Getting a grip with “necrobotic” spiders
Mechanical engineers have essentially turned dead spiders into “claw machines” and used them as mechanical grippers to pick up objects heavier than themselves, according to a new study in Advanced Science.
“It happens to be the case that the spider, after it’s deceased, is the perfect architecture for small scale, naturally derived grippers,” says senior author Daniel Preston, assistant professor of Mechanical Engineering at Rice University in Texas, in the US.
Spiders use hydraulics to move their limbs; the prosoma chamber near their heads contracts to send blood to limbs (which forces them to extend) and when the pressure is relieved the legs contract.
Using wolf spider cadavers, they tapped into this chamber with a needle to deliver a minute amount of air, activating and extending the legs almost instantly.
But what on Earth are the applications for these so-called spidery “necrorobots”?
According to Preston: “there are a lot of pick-and-place tasks we could look into, repetitive tasks like sorting or moving objects around at these small scales, and maybe even things like assembly of microelectronics.
“Also, the spiders themselves are biodegradable. So we’re not introducing a big waste stream, which can be a problem with more traditional components.”
Extending the shelf-life of vaccines with hydrogel
From the time of manufacture to administration, most vaccines need to be kept within strict temperature ranges but maintaining this along the supply chain can be incredibly challenging, especially in regions where there is limited transport infrastructure and unreliable access to electricity.
Because proteins in a vaccine clump together irreversibly when exposed to certain temperatures –like how the proteins in an egg change structure permanently when cooked – the hydrogel encapsulates the proteins to keep them separated. A molecular Tupperware if you will.
Instead of the traditional 2 to 8°C temperature range, encapsulation allows for vaccines to remain stable at 25 to 65 °C.
Hyaluronic acid awakens stem cells to repair damaged muscle
Scientists have identified hyaluronic acid, a naturally occurring substance often used in cosmetics and injections for osteoarthritis, as a key molecule that manages the cell communication which controls muscle repair.
How exactly stem cells work together with immune cells to repair damaged muscle – by removing dead tissue before making new muscle fibres – has remained unknown until now.
“Our study shows that muscle stem cells are primed to start repair right away, but the immune cells maintain the stem cells in a resting state while they finish the clean-up job. After about 40 hours, once the clean-up job is finished, an internal alarm goes off in the muscle stem cells which allows them to wake up and start repair,” explains senior author Dr Jeffrey Dilworth, a senior scientist at the Ottawa Hospital Research Institute and the University of Ottawa, Canada.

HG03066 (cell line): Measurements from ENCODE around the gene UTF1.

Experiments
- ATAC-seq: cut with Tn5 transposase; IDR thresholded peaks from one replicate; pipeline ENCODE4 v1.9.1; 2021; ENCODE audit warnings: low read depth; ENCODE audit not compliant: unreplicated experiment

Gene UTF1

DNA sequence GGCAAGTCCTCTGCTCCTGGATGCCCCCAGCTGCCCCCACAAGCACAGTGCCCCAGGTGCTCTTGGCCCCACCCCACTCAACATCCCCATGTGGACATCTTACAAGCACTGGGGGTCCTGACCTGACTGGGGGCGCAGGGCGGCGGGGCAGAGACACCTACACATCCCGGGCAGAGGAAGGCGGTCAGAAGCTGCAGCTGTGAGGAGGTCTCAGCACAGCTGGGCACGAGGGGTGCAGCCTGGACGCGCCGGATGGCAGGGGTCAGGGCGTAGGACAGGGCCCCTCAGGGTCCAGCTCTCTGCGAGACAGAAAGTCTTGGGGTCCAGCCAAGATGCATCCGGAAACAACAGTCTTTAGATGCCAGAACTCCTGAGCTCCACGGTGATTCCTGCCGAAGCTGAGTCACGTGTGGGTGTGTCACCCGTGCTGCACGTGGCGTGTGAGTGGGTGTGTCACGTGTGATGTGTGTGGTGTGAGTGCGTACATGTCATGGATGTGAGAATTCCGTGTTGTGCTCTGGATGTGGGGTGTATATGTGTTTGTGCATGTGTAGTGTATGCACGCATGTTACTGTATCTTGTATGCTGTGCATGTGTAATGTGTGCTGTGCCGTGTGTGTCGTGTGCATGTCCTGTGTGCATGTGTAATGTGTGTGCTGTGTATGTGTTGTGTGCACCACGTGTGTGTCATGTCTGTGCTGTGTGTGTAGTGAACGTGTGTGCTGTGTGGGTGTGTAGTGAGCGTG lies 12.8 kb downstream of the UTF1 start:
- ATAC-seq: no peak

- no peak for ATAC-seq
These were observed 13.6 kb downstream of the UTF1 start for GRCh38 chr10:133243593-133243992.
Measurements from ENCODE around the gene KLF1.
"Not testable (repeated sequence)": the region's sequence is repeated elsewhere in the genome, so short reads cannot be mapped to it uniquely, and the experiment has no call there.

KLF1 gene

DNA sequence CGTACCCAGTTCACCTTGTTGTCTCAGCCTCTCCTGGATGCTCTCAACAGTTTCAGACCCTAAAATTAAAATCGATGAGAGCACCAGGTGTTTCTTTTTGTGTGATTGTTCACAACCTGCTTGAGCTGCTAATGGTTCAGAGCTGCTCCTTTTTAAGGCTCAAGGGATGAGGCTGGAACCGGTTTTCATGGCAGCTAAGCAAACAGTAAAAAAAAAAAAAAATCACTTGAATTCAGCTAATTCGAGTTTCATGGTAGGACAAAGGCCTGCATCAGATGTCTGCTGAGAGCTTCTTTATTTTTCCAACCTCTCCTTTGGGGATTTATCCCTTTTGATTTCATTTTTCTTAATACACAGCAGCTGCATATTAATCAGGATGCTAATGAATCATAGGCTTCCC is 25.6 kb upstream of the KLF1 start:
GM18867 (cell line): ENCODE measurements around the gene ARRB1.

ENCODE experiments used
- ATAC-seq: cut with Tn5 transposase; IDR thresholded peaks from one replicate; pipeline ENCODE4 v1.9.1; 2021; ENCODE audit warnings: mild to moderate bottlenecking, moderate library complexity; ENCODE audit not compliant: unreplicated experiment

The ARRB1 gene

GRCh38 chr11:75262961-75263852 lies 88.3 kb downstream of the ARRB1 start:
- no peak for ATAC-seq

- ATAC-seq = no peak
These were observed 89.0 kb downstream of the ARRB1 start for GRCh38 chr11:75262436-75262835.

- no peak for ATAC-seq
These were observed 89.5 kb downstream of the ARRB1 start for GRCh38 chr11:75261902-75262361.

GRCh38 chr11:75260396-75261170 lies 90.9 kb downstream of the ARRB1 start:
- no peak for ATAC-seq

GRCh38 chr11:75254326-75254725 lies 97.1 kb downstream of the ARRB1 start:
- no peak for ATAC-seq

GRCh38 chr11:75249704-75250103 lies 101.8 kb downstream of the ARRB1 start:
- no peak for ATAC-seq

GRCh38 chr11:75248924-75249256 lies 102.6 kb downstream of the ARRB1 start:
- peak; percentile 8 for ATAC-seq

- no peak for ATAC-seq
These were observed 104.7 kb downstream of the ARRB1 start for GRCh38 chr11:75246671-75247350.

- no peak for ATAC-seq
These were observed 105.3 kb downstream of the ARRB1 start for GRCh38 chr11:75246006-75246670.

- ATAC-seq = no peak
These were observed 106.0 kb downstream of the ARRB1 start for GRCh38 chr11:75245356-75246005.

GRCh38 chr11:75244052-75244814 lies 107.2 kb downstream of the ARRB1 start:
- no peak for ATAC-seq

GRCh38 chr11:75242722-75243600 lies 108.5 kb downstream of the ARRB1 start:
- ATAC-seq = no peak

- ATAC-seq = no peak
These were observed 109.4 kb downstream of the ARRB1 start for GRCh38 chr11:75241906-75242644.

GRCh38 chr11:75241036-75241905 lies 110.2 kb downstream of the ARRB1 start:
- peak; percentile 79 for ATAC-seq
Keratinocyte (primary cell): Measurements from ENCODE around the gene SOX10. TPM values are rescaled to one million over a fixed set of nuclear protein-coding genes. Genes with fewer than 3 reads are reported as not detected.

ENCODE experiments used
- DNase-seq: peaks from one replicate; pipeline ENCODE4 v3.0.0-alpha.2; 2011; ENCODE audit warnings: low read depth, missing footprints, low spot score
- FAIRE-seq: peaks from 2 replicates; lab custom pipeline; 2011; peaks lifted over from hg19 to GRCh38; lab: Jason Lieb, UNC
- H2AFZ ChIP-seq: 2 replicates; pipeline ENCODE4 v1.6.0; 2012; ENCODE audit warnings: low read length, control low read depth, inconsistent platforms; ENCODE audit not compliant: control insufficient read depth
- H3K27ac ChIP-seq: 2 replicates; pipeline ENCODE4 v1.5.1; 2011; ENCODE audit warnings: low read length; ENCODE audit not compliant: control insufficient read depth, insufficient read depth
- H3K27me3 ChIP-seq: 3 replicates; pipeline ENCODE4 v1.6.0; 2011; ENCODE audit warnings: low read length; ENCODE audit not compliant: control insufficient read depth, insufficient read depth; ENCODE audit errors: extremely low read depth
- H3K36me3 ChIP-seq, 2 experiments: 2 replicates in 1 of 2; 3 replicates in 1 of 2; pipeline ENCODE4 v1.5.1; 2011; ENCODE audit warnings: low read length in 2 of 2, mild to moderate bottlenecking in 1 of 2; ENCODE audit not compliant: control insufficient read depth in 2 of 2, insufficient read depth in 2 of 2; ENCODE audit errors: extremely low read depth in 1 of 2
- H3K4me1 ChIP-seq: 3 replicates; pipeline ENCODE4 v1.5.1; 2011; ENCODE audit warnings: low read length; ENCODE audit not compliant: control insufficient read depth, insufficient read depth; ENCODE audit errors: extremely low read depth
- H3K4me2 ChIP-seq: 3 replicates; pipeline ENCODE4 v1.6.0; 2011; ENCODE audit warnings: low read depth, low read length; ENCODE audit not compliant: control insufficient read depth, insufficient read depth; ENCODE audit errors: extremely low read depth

Dilworth and his team identified hyaluronic acid as the key molecule in this internal alarm clock. When muscle damage occurs, stem cells start producing and coating themselves with hyaluronic acid. Once that gets thick enough, it blocks the sleep signal from the immune cells and causes the muscle stem cells to wake up.
The study has been published in Science.
Teaching microrobots to swim and navigate with AI
According to the study published in Communications Physics, they showed that a computer model microswimmer can adapt its motion to navigate in complex fluid environments without being explicitly programmed to do so.
“Similar to a human learning how to swim, the microswimmer learns how to move its ‘body parts’ — in this case three microparticles and extensible links — to self-propel and turn,” says senior author Alan Tsang, assistant professor of mechanical engineering at the University of Hong Kong. “It does so without relying on human knowledge but only on a machine learning algorithm.”
The ability to switch between gaits is desirable for eventually developing smart artificial micro swimmers that can perform complex biomedical tasks – like targeted drug delivery and microsurgery in people.
Sponge-like electrodes inspired by sugar cubes
Electrodes are often attached to patients’ skin to detect the electrical signals that lie beneath, monitoring things like heart rhythms and muscle function vital to the early diagnosis and treatment of many disorders.
But researchers wanted to make an electrode with more consistent and resilient skin contact than standard electrodes, so they created a low-cost, spongy version made from the template of a sugar cube.
They took commercially available sugar cubes and moulded them into a template that was dipped into liquid polydimethylsiloxane (PDMS) – a silicone polymer – which became solid after being cured. Then, the sugar was dissolved with hot water and the resulting PDMS sponge was coated with a thin film of conductive gel to form the electrode.
The micropores in the spongy electrode allowed it to have increased contact area with the skin, which resulted in strong signal intensity and reduced noise when compared with standard electrodes.
Imma Perfetto is a science journalist at Cosmos. She has a Bachelor of Science with Honours in Science Communication from the University of Adelaide.
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